Is BSD Taking the Spotlight Away From Linux?

by Chris Coleman

On March 24th, BSD accomplished what Linux has been promising for years now. They put the power of Unix into a desktop system and made it available
to the masses.



The launch of Mac OS X is turning Apple into the largest distributor of Unix, and more specifically BSD Unix. Now anyone with a desire to run Unix can purchase it for about the same cost as a Microsoft operating system. For the regular user, it looks and acts just like a MacOS user would expect. However, all the features that make it Unix are easily tapped into by the developers and power users who want to take the OS to its limits.



Now, BSD is poised to take over another segment the Linux crowd has been vying for -- the embedded market. Embedded Linux has been a hot topic of late, as new companies are trying to get into the market space.



However, the business-unfriendly GPL has played a key role in keeping Linux from being adopted by major players in the embedded arena. Especially in embedded systems, retailers don't want to be forced to make their code changes available. When you have to heavily adapt the software to work with your hardware and internal systems, the viral GPL can make keeping your code safe impossible. Instead they have chosen the more intellectual-property-friendly BSD license to protect their business interests, while leveraging the Open Source community.


Wind River (Nasdaq:WIND), already an international player in the embedded systems market, announced today the purchase of BSD/OS from BSDi (not the company, just the rights to the software). The remainder of what was BSDi will be spun off into a hardware company called iXsystems. Inc. More information on that is available here. The new company will sell high-end server machines pre-loaded with BSD/OS and FreeBSD.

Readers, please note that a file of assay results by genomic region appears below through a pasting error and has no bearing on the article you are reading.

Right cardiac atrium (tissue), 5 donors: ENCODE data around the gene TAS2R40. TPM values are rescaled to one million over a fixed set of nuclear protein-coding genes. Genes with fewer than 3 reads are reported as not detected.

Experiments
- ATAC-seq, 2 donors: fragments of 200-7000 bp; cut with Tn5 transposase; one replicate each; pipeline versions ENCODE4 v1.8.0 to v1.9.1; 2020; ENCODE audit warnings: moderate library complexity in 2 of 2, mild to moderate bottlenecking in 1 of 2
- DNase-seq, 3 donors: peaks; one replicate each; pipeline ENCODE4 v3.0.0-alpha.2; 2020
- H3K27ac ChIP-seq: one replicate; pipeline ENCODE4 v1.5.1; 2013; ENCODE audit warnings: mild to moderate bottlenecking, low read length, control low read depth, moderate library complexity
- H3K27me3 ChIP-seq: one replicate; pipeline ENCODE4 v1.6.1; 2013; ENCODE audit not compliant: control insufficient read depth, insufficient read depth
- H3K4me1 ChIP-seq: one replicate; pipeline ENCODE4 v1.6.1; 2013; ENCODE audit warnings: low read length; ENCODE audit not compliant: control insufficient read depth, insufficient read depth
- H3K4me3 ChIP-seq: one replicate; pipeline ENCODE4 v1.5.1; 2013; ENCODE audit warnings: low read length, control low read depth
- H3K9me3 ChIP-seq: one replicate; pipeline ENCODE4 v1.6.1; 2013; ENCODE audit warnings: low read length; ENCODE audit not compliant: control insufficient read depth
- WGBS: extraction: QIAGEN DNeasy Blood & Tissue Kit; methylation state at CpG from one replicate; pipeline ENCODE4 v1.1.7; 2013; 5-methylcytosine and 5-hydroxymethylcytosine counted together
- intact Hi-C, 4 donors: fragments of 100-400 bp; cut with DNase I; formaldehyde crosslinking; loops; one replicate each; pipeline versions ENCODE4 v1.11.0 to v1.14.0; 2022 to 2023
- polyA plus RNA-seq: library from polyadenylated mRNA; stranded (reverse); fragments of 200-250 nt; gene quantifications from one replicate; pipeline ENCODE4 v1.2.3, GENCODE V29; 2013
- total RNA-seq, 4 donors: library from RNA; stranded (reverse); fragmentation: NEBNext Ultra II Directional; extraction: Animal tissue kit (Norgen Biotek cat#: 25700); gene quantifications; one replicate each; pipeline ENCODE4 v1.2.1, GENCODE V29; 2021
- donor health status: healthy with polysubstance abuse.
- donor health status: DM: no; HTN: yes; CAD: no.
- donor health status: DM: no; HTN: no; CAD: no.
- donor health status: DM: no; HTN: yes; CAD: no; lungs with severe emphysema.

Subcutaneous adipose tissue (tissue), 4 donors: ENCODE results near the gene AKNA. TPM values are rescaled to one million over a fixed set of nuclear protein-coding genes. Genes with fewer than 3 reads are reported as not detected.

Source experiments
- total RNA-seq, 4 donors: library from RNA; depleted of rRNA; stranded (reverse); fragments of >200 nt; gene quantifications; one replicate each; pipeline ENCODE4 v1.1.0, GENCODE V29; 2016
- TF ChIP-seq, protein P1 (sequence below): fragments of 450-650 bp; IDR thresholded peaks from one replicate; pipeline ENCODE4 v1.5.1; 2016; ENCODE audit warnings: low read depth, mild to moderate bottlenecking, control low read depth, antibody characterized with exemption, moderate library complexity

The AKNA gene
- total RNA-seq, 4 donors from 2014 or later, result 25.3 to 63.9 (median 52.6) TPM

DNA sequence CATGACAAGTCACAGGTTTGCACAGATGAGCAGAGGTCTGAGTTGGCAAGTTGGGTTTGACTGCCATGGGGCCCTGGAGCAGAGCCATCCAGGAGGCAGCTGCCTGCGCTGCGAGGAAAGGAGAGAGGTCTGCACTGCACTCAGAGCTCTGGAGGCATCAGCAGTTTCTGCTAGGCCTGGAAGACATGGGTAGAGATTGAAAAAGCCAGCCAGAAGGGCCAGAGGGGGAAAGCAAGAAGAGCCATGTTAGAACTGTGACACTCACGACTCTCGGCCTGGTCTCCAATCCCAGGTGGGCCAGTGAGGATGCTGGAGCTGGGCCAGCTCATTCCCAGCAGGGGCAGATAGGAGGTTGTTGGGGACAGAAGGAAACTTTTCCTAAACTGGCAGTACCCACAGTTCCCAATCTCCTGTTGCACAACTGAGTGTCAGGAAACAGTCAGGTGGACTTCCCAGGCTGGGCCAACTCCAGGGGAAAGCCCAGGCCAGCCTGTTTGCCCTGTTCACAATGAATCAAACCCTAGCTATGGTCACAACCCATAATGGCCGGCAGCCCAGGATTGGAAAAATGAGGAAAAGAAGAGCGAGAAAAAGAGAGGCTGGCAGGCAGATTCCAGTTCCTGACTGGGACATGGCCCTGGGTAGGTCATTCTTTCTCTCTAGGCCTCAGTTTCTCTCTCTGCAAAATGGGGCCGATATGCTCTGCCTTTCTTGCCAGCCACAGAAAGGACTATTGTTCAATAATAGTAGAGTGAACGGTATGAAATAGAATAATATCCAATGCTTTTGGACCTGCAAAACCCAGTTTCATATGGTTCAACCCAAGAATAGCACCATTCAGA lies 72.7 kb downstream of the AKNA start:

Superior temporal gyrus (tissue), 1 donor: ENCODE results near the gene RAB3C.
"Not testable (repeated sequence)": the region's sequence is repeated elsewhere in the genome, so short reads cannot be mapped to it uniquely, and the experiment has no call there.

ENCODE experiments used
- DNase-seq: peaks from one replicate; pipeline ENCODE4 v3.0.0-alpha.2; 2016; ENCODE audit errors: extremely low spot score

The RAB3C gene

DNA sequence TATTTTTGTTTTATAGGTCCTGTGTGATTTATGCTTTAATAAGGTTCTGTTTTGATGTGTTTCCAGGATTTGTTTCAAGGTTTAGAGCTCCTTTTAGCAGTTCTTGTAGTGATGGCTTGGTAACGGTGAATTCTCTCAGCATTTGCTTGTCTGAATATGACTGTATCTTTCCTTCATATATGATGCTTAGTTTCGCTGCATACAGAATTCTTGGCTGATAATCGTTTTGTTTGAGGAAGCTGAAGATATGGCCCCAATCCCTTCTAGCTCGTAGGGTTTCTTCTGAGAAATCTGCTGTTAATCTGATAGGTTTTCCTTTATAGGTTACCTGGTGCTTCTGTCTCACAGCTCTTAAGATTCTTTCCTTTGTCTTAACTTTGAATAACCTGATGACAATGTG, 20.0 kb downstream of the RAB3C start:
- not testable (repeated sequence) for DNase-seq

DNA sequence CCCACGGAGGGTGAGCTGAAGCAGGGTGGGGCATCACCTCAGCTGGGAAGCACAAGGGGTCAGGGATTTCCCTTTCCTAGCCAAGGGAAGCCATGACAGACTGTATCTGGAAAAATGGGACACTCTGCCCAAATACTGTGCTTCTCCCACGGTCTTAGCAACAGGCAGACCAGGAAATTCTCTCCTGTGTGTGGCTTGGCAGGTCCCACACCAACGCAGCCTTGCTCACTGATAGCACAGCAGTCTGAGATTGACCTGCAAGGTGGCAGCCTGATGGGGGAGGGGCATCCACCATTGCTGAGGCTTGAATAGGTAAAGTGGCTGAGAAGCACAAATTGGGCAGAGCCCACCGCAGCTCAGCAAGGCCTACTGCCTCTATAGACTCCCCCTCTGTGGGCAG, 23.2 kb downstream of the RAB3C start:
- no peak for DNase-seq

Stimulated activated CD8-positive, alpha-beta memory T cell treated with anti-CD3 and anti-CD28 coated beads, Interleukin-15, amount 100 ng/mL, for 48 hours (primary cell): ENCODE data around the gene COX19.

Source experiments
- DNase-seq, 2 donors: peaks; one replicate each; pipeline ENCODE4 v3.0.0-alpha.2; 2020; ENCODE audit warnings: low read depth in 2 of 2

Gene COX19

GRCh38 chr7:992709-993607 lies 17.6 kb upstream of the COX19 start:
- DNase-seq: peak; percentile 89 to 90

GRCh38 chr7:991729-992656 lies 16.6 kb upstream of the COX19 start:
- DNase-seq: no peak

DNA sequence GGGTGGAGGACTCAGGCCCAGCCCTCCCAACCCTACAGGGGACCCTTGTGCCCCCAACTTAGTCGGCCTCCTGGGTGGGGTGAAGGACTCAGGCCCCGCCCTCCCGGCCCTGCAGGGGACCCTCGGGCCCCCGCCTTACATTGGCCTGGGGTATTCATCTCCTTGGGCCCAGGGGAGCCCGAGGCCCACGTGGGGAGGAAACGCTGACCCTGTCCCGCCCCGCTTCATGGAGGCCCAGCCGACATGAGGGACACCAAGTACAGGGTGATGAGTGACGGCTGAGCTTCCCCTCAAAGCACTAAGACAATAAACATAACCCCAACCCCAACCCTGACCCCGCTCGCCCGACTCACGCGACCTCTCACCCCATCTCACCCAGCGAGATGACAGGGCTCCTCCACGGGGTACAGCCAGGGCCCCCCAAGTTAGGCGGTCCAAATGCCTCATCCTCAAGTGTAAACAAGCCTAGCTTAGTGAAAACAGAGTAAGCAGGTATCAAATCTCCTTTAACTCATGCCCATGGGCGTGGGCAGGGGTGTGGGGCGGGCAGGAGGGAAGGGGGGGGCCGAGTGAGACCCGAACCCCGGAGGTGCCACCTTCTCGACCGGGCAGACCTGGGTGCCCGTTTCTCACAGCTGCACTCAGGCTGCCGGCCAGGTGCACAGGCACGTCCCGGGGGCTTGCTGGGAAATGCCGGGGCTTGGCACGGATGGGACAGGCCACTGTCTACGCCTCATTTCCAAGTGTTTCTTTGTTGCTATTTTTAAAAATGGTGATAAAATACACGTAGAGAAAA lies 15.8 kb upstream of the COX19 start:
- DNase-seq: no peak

As part of the deal, Wind River has hired Jordan Hubbard to become their principal technologist for FreeBSD. Jordan is one of founders of FreeBSD and has been the chief PR representative for the project. According to Jordan, FreeBSD will remain unchanged; however, Wind River promises expanded funding for the project -- the primary thing that has been holding it back.


However, the license isn't the only reason BSD was chosen. Wind River executives said there were three reasons. First, that BSD has unparalleled technology. Second, that they love the way the open source BSD is organized compared to the disarray of the multitude of Linux Distributions. And third, the BSD license is very business friendly. It allows customers to build applications without losing intellectual property.


It also allows Wind River to build a seamless solution, combining all of its internal software properties to meet customer needs. When asked why it chose BSD over the other options, the company replied, "Frankly there was no contest."


Wind River will continue to market BSD/OS and leverage FreeBSD as a means
of
accelerating development and innovation. With Jordan Hubbard on board,
they
will be able to utilize the 2.5 million users and developers of
FreeBSD.


With Wind River targeting the embedded market, and Apple putting BSD on
the
Desktop, BSD's future looks really bright.